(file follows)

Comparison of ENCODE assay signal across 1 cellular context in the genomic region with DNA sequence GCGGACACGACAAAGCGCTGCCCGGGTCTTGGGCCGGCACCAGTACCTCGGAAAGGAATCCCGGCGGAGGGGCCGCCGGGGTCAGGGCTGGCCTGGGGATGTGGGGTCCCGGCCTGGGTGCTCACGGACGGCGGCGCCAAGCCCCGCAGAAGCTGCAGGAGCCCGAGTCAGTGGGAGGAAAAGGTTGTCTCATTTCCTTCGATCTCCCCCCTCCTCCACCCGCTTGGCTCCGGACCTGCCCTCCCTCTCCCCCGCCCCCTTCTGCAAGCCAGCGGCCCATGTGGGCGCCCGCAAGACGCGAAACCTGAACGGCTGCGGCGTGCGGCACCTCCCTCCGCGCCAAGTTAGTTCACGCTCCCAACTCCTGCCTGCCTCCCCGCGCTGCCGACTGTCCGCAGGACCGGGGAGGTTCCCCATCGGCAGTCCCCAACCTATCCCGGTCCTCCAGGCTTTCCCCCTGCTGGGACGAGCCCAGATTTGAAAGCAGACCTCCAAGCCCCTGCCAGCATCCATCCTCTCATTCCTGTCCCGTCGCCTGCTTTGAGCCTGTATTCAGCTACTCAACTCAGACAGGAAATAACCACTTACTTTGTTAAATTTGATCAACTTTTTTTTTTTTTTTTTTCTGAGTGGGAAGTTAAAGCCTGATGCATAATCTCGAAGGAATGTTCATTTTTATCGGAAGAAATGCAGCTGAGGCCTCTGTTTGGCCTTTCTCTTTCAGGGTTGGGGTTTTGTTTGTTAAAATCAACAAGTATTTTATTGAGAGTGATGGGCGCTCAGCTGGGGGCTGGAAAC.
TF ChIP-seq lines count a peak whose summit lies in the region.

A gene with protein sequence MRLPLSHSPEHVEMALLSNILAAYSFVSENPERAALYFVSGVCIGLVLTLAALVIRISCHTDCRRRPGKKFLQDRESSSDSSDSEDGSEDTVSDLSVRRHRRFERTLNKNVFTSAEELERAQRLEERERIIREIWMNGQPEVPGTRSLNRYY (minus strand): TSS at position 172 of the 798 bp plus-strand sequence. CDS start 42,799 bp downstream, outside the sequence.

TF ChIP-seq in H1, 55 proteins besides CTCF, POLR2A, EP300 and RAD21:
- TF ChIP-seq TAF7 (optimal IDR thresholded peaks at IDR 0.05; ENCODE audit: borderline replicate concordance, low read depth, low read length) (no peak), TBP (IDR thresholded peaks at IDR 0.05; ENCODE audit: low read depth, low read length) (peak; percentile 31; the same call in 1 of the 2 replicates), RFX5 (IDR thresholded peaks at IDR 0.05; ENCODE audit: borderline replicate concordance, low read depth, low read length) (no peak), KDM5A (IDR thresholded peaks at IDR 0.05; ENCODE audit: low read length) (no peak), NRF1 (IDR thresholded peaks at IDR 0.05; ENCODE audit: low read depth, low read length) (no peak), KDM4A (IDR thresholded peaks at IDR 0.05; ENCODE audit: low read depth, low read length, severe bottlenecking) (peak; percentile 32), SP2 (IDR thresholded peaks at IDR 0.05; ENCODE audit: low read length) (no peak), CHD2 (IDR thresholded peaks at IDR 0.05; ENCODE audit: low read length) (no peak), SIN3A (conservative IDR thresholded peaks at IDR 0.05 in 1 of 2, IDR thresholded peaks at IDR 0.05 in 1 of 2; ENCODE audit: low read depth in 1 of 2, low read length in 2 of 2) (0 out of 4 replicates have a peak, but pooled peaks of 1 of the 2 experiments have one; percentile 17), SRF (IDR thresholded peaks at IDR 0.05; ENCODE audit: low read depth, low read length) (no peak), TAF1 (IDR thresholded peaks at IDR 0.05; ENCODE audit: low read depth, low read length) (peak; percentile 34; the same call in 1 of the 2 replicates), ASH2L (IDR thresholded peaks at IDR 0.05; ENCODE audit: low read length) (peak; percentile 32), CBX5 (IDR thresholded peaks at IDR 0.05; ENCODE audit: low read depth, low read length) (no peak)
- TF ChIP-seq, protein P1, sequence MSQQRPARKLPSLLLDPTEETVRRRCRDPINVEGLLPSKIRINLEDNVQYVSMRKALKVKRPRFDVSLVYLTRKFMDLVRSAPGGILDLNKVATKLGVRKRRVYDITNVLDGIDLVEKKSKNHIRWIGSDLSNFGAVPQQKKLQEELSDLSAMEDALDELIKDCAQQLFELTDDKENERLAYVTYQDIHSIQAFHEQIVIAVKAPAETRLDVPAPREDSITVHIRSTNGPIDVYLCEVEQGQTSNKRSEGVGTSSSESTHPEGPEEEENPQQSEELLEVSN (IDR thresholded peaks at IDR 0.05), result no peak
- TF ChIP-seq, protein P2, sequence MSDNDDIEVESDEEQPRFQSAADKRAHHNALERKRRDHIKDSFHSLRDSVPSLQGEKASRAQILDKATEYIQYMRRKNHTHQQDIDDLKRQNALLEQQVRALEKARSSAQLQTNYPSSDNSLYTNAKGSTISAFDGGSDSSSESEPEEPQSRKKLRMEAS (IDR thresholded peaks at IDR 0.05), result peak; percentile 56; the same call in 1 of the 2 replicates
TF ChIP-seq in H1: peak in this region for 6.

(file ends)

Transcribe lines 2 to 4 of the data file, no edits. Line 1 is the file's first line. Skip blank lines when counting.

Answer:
TF ChIP-seq lines count a peak whose summit lies in the region.

A gene with protein sequence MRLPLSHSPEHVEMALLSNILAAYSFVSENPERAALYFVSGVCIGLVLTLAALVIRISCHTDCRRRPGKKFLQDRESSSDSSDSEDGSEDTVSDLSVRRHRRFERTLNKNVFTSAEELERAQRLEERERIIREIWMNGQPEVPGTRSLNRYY (minus strand): TSS at position 172 of the 798 bp plus-strand sequence. CDS start 42,799 bp downstream, outside the sequence.

TF ChIP-seq in H1, 55 proteins besides CTCF, POLR2A, EP300 and RAD21: